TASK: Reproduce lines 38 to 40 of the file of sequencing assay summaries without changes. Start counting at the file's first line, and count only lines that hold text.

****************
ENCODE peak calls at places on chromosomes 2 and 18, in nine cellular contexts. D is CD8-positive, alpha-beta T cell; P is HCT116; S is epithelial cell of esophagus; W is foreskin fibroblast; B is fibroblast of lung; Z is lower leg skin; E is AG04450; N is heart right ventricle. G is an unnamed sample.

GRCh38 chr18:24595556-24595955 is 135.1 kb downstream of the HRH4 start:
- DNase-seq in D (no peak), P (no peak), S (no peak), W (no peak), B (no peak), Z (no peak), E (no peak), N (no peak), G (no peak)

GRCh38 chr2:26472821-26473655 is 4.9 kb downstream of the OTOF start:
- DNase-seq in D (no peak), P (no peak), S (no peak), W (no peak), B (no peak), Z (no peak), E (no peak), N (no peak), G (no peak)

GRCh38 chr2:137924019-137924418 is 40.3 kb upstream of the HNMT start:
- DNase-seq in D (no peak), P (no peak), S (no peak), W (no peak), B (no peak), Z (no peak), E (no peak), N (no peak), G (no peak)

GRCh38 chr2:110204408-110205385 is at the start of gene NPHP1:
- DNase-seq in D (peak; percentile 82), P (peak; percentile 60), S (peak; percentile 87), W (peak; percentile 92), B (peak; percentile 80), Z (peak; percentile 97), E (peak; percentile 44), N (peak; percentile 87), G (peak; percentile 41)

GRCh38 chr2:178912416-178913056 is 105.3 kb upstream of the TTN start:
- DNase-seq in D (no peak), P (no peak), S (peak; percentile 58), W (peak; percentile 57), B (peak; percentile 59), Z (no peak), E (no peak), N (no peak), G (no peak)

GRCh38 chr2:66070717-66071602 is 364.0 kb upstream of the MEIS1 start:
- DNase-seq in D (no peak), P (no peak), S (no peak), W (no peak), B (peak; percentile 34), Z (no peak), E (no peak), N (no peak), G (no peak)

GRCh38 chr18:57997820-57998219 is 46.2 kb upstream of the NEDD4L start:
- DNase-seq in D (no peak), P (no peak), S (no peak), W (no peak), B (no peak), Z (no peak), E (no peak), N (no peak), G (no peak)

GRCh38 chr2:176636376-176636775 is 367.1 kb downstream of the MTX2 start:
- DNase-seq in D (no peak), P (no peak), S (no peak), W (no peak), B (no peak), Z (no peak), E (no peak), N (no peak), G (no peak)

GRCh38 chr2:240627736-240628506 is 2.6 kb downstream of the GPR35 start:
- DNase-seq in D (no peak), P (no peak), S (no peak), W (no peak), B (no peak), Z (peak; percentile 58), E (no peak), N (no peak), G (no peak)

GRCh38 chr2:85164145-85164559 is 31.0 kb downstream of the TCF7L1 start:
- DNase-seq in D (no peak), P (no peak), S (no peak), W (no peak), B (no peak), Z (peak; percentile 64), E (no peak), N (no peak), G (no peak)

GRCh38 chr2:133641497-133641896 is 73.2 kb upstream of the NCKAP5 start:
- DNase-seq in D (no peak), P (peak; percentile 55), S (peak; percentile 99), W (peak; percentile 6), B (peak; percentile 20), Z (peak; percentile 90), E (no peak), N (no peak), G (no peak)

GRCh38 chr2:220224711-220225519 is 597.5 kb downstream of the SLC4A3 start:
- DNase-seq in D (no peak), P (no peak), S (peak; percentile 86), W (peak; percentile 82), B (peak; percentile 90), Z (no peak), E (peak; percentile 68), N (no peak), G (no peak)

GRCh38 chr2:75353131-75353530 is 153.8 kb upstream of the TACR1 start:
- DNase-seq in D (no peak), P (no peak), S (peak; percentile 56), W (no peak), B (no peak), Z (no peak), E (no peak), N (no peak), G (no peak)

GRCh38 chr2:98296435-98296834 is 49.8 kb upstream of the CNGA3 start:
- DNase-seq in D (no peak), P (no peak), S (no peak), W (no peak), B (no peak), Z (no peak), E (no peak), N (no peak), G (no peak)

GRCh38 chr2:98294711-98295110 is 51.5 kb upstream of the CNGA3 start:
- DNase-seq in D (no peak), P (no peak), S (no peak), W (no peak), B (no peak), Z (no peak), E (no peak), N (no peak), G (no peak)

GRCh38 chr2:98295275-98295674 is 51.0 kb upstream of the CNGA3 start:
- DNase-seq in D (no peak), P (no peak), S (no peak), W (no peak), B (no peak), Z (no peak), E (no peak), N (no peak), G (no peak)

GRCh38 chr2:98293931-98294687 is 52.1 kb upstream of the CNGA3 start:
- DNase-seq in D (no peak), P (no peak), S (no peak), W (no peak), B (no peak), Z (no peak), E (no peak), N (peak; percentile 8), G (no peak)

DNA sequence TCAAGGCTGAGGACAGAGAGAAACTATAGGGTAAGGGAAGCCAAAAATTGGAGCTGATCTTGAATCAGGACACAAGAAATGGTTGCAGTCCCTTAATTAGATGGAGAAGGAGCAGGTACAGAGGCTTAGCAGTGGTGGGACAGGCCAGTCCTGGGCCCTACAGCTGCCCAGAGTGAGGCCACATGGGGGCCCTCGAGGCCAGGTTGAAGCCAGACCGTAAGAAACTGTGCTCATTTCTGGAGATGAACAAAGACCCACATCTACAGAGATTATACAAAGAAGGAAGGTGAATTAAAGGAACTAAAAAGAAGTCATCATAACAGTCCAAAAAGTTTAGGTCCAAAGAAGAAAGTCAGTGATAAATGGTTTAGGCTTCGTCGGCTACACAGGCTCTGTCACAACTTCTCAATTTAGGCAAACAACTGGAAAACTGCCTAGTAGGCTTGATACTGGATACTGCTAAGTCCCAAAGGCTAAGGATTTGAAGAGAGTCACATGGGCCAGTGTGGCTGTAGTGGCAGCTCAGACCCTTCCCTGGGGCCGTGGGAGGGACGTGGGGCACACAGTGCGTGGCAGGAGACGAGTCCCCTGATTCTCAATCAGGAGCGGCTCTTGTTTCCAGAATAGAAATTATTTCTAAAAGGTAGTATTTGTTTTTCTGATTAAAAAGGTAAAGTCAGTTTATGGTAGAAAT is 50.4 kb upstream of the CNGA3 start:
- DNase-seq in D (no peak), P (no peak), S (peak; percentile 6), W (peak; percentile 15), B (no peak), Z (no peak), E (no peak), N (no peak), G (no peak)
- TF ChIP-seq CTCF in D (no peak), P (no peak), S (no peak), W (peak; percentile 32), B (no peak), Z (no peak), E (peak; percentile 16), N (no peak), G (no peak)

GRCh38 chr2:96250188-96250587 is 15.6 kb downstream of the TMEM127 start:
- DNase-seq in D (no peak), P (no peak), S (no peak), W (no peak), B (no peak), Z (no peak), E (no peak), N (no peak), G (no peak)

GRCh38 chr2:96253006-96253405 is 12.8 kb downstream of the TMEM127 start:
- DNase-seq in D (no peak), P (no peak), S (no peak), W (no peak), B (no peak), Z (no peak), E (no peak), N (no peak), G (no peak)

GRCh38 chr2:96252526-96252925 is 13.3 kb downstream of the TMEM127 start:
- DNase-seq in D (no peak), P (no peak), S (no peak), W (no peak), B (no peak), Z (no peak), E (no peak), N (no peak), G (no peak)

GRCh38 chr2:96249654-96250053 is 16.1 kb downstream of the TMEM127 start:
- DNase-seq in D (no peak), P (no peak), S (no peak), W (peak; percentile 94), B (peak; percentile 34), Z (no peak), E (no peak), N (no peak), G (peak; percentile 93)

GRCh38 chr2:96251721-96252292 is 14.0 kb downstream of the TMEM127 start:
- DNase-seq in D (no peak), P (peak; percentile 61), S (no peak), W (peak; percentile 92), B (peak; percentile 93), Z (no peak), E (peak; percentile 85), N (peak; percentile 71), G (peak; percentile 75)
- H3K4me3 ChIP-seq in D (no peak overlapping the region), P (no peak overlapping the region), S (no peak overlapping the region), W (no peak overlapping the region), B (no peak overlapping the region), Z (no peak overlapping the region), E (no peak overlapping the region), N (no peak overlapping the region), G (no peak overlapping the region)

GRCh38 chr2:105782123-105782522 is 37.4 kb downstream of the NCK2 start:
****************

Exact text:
- TF ChIP-seq CTCF in D (no peak), P (no peak), S (no peak), W (peak; percentile 32), B (no peak), Z (no peak), E (peak; percentile 16), N (no peak), G (no peak)

GRCh38 chr2:96250188-96250587 is 15.6 kb downstream of the TMEM127 start:
- DNase-seq in D (no peak), P (no peak), S (no peak), W (no peak), B (no peak), Z (no peak), E (no peak), N (no peak), G (no peak)